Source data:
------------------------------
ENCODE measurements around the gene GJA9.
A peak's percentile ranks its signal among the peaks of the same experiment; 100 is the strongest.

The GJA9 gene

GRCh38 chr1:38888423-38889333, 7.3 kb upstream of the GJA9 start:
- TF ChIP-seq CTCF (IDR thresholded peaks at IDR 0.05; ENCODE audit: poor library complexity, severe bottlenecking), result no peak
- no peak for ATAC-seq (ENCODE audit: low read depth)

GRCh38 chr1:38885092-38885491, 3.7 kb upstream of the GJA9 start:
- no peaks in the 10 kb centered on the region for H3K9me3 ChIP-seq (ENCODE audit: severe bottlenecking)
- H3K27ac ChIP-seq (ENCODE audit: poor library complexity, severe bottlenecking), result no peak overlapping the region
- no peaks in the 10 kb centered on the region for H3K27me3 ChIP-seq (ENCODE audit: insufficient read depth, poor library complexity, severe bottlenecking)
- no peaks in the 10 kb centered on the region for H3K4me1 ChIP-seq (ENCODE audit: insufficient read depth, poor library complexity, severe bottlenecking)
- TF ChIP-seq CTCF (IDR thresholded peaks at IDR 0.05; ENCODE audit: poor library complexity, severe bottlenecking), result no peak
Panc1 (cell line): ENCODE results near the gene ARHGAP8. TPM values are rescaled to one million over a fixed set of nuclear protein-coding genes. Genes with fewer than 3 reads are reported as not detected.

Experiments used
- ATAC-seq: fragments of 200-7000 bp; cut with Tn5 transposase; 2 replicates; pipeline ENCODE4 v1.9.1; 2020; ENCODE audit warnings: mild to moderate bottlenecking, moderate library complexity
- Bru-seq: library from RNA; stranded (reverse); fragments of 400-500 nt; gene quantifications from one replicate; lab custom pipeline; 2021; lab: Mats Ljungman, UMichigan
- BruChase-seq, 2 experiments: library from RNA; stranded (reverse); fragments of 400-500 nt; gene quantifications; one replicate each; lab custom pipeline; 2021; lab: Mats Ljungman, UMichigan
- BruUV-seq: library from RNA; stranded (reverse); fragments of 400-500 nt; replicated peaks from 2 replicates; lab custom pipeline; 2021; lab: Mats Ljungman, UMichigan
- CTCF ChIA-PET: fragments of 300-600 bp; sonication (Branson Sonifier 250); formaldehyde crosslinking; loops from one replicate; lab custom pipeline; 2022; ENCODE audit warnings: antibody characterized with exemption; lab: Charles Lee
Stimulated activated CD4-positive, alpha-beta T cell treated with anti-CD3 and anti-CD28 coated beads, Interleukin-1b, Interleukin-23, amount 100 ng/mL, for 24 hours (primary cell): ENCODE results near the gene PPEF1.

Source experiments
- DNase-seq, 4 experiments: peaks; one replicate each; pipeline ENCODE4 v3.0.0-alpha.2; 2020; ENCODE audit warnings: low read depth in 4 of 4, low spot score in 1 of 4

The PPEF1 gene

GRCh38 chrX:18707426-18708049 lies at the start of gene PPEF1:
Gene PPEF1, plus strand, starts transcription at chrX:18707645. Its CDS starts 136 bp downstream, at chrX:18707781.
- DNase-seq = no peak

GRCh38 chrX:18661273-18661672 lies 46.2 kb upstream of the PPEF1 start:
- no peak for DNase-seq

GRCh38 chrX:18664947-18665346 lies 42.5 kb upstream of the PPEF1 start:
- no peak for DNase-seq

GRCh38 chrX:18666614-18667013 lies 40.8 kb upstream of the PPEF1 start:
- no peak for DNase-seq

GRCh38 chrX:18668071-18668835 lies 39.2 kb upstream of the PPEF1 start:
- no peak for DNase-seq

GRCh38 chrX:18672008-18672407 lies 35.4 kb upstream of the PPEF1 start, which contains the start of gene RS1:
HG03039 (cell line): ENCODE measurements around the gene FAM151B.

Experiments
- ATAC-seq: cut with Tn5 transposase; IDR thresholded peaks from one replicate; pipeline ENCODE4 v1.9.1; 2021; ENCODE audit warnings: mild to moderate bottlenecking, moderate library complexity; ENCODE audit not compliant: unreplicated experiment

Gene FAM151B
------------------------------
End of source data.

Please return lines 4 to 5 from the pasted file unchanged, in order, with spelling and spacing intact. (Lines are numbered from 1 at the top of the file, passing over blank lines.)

GRCh38 chr1:38888423-38889333, 7.3 kb upstream of the GJA9 start:
- TF ChIP-seq CTCF (IDR thresholded peaks at IDR 0.05; ENCODE audit: poor library complexity, severe bottlenecking), result no peak